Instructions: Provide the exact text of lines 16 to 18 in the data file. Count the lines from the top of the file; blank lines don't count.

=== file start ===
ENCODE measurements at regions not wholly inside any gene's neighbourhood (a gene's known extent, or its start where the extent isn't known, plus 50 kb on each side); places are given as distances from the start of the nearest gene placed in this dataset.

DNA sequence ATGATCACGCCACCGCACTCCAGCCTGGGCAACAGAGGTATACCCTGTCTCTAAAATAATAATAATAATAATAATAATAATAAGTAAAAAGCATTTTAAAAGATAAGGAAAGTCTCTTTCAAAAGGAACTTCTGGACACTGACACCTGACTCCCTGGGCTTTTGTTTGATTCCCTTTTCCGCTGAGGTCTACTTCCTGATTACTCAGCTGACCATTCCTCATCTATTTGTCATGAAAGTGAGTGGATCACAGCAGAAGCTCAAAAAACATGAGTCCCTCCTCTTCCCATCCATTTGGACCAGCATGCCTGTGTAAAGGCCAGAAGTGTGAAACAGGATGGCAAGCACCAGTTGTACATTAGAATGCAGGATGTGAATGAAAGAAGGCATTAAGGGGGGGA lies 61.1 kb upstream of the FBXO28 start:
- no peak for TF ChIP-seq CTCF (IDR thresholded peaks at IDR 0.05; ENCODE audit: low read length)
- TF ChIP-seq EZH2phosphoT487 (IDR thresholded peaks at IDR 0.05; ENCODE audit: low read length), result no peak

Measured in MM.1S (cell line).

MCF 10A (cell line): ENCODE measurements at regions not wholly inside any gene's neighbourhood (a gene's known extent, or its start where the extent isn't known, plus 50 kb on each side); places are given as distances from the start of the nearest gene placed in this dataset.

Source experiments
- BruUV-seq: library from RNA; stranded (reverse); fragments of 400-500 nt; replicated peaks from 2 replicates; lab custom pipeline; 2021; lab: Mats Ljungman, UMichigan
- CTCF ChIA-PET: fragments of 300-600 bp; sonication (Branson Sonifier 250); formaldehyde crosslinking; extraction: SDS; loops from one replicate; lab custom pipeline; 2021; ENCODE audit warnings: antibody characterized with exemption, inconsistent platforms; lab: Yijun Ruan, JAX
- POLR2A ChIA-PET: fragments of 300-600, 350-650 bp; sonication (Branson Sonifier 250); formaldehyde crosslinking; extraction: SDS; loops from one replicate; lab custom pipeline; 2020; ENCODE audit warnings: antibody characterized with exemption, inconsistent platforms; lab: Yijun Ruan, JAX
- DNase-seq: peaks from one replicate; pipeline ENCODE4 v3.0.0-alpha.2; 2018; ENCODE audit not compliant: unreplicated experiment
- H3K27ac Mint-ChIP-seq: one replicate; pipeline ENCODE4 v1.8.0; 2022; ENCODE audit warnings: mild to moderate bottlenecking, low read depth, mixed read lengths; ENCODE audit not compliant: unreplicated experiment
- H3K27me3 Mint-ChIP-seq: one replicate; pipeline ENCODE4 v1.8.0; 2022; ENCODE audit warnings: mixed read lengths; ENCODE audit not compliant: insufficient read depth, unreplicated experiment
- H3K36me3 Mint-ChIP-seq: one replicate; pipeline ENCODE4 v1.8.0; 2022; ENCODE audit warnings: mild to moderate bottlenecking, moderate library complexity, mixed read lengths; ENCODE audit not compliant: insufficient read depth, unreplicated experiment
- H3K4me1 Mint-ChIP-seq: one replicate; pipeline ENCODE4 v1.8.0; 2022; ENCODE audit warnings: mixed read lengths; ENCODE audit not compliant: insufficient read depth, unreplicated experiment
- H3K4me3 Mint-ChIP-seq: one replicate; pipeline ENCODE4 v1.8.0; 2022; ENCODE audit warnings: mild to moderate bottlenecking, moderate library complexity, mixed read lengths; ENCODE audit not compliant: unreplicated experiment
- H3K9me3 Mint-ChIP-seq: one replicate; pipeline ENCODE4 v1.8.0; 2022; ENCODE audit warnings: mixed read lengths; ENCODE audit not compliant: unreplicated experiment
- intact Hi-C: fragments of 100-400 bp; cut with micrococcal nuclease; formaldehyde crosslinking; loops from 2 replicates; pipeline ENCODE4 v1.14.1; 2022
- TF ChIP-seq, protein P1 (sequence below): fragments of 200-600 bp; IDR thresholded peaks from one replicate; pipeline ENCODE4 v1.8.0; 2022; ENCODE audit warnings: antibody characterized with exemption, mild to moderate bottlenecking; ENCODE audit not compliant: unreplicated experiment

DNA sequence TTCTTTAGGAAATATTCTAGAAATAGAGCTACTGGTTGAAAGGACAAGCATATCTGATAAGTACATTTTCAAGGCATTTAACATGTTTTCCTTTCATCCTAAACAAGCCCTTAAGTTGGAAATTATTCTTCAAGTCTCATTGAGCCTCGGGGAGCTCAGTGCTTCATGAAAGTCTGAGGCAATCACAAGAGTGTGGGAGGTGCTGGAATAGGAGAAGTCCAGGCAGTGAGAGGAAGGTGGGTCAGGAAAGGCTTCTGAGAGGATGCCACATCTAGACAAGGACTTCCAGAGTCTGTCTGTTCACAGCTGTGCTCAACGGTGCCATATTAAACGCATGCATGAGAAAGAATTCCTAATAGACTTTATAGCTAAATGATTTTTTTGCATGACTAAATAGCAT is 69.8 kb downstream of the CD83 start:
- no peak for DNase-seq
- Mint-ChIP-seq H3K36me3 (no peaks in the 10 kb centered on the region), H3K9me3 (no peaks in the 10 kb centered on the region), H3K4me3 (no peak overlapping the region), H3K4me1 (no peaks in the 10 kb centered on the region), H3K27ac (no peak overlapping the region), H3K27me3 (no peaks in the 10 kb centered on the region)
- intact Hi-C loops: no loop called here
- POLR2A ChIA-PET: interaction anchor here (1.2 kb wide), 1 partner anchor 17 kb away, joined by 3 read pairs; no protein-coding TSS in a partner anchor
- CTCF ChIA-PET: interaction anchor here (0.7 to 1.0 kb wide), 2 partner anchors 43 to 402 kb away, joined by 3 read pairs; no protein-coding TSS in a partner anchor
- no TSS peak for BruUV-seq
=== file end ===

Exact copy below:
- H3K4me3 Mint-ChIP-seq: one replicate; pipeline ENCODE4 v1.8.0; 2022; ENCODE audit warnings: mild to moderate bottlenecking, moderate library complexity, mixed read lengths; ENCODE audit not compliant: unreplicated experiment
- H3K9me3 Mint-ChIP-seq: one replicate; pipeline ENCODE4 v1.8.0; 2022; ENCODE audit warnings: mixed read lengths; ENCODE audit not compliant: unreplicated experiment
- intact Hi-C: fragments of 100-400 bp; cut with micrococcal nuclease; formaldehyde crosslinking; loops from 2 replicates; pipeline ENCODE4 v1.14.1; 2022